High-converting PPC campaigns aren’t just about picking the platform where your audience is. You need to be able to reach them with your message. This is where having the right targeting options makes all the difference.
Both Bing and Google have different targeting options to help people reach audiences.
With Google, you can target your ads based on demographics, affinity, in-market, similar audiences, and remarketing.
Bing has these too, as well as some additional targeting options like LinkedIn profiles, location and time and day of the week.
If you’re a B2B company or LinkedIn is a big part of your marketing strategy, Bing’s targeting may have the edge over Google.
4. Keyword targeting options
Keywords are how users search for content on Google and Bing, so you need to know how each platform allows you to reach audiences using your target search terms.
Both Google and Bing Ads offer plenty of keyword targeting options, including broad, phrase and exact matches, as well as negative keywords. Google also has broad match modifiers, however, not having access to these won’t make a massive difference to your overall campaign return on ad spend (ROAS).
The real consideration here is that all things equal, Google has the higher search volume. Even if your ad shows up for the same keyword search on both platforms, you’re going to reach far more people on Google than on Bing.
5. Ad copy
Google and Bing both have limitations on the amount of copy you can display in your search ad. For Google, you can have:
- 3 headlines up to 30 characters each
- 2 descriptions up to 90 characters each
- 2 ad paths up to 15 characters each
Bing has both standard and extended text ad options. With standard ads, you get the following character counts:
- 1 headline up to 25 characters
- 1 description up to 71 characters
- 1 display URL up to 35 characters
With Bing’s extended text ad formats, you have almost the exact same character counts as Google ads. These are mobile-optimized ad formats consisting of:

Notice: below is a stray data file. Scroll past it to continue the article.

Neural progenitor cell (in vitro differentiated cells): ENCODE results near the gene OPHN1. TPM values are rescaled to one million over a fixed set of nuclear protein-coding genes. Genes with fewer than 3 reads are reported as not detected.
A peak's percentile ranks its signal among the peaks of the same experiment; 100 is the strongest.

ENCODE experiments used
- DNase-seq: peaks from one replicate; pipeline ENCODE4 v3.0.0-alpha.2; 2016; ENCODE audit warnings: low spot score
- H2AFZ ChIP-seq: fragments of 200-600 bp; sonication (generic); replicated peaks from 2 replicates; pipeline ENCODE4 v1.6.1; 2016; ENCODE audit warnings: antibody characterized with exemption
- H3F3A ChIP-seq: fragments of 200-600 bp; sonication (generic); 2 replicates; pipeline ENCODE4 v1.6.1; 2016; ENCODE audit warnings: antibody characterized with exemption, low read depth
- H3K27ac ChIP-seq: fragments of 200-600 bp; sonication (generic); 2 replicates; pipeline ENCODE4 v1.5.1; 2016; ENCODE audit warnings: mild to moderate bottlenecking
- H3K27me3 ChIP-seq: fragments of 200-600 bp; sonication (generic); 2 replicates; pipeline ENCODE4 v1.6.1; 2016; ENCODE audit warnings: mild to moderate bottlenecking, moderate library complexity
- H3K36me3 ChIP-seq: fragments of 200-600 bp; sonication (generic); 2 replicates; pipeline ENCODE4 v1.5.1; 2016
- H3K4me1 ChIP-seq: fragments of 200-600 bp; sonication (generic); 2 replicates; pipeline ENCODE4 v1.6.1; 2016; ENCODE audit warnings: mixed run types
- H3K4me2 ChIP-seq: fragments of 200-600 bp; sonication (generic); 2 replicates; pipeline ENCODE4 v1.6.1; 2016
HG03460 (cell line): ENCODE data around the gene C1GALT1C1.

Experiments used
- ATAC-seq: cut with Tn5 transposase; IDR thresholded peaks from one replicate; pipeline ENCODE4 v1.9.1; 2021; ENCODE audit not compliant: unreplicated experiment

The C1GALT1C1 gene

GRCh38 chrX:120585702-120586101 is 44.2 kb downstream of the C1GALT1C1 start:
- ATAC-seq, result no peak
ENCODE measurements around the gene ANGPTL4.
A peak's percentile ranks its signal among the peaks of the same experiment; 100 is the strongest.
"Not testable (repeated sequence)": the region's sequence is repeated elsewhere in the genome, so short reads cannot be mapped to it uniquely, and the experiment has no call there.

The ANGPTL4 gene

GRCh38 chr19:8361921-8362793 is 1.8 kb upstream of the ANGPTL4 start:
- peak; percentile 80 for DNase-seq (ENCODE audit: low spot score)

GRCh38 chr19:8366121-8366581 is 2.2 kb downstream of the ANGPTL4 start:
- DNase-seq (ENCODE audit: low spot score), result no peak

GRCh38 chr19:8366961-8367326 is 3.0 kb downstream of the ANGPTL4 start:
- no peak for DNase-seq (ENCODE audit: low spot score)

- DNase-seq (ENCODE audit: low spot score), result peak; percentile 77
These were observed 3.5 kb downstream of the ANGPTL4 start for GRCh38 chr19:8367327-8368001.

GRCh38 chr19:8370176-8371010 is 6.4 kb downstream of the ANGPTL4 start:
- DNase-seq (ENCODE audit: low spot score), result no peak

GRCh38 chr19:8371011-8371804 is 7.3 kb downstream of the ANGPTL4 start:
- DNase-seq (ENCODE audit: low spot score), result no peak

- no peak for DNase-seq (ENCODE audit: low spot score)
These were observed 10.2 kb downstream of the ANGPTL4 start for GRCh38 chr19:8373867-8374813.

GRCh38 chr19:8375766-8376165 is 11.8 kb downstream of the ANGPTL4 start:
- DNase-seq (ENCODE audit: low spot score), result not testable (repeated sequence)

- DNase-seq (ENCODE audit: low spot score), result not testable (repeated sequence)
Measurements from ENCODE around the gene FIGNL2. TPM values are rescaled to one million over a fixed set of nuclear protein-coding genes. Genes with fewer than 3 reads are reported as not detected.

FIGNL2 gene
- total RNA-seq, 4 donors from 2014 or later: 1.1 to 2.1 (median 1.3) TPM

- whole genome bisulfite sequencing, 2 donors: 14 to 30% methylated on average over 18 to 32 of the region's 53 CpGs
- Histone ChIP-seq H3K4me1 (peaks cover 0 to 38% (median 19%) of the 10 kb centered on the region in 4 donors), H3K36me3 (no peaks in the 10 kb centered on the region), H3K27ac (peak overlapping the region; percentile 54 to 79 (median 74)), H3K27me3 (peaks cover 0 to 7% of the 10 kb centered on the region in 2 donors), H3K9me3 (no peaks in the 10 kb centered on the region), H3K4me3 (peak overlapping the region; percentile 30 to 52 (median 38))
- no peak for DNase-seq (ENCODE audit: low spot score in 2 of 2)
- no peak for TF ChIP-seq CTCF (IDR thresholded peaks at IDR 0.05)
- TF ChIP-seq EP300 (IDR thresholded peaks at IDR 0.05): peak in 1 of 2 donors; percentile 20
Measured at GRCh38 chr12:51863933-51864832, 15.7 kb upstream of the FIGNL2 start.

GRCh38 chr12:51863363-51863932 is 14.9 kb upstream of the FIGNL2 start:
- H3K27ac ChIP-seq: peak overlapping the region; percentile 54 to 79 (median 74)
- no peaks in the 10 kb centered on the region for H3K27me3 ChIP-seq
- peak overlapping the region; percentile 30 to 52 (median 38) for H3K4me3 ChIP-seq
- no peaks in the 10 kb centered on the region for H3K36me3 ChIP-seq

- 3 headlines up to 30 characters each
- 2 descriptions up to 90 characters each
- Automatically generated domain and subdomain, plus two ad paths
Both platforms are fairly similar in terms of the character count that’s on offer; however, with Google you get a little more flexibility in general than you would with Bing.
6. Level of investment
Google Ads is more competitive than Bing. Unsurprisingly, this means you’ll typically require a bigger budget if you want to invest in Google Ads compared to Bing Ads. If you can’t spend more on Google Ads, be prepared to do A LOT of optimizing to maximize your ROAS.
7. Average CPC
Alongside your overall level of investment, you’ll need to consider the average cost-per-click (CPC) on both platforms before making your decision.
The average CPC on Google is $2.69 across all industries, while Bing’s average CPC is $1.54. This means that if you had the same marketing budget, you’d be able to squeeze more clicks from Bing than you would from Google.
But this doesn’t tell the whole story. You also need to look at the average CPC for your industry to see which PPC platform is best for you. Here’s a look at Wordstorm’s breakdown of Google Ads CPC by industry: